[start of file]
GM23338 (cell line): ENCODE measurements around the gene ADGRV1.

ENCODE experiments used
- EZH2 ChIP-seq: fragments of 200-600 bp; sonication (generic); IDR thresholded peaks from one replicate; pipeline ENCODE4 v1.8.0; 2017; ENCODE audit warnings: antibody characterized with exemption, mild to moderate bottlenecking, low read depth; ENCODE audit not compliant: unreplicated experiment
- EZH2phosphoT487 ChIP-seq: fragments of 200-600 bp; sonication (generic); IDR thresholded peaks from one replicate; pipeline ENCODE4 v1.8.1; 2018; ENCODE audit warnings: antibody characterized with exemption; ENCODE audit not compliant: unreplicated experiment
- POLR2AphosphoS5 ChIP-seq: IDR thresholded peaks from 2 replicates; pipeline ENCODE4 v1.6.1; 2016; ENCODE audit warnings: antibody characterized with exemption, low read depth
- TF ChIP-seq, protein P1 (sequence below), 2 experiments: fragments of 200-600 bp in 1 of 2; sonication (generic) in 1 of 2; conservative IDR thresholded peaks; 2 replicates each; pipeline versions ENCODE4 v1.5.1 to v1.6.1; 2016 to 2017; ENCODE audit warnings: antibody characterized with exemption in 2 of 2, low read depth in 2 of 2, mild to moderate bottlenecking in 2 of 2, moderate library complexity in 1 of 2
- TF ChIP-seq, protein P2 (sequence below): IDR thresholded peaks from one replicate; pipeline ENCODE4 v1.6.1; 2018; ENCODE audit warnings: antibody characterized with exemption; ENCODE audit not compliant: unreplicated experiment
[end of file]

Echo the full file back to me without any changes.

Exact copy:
GM23338 (cell line): ENCODE measurements around the gene ADGRV1.

ENCODE experiments used
- EZH2 ChIP-seq: fragments of 200-600 bp; sonication (generic); IDR thresholded peaks from one replicate; pipeline ENCODE4 v1.8.0; 2017; ENCODE audit warnings: antibody characterized with exemption, mild to moderate bottlenecking, low read depth; ENCODE audit not compliant: unreplicated experiment
- EZH2phosphoT487 ChIP-seq: fragments of 200-600 bp; sonication (generic); IDR thresholded peaks from one replicate; pipeline ENCODE4 v1.8.1; 2018; ENCODE audit warnings: antibody characterized with exemption; ENCODE audit not compliant: unreplicated experiment
- POLR2AphosphoS5 ChIP-seq: IDR thresholded peaks from 2 replicates; pipeline ENCODE4 v1.6.1; 2016; ENCODE audit warnings: antibody characterized with exemption, low read depth
- TF ChIP-seq, protein P1 (sequence below), 2 experiments: fragments of 200-600 bp in 1 of 2; sonication (generic) in 1 of 2; conservative IDR thresholded peaks; 2 replicates each; pipeline versions ENCODE4 v1.5.1 to v1.6.1; 2016 to 2017; ENCODE audit warnings: antibody characterized with exemption in 2 of 2, low read depth in 2 of 2, mild to moderate bottlenecking in 2 of 2, moderate library complexity in 1 of 2
- TF ChIP-seq, protein P2 (sequence below): IDR thresholded peaks from one replicate; pipeline ENCODE4 v1.6.1; 2018; ENCODE audit warnings: antibody characterized with exemption; ENCODE audit not compliant: unreplicated experiment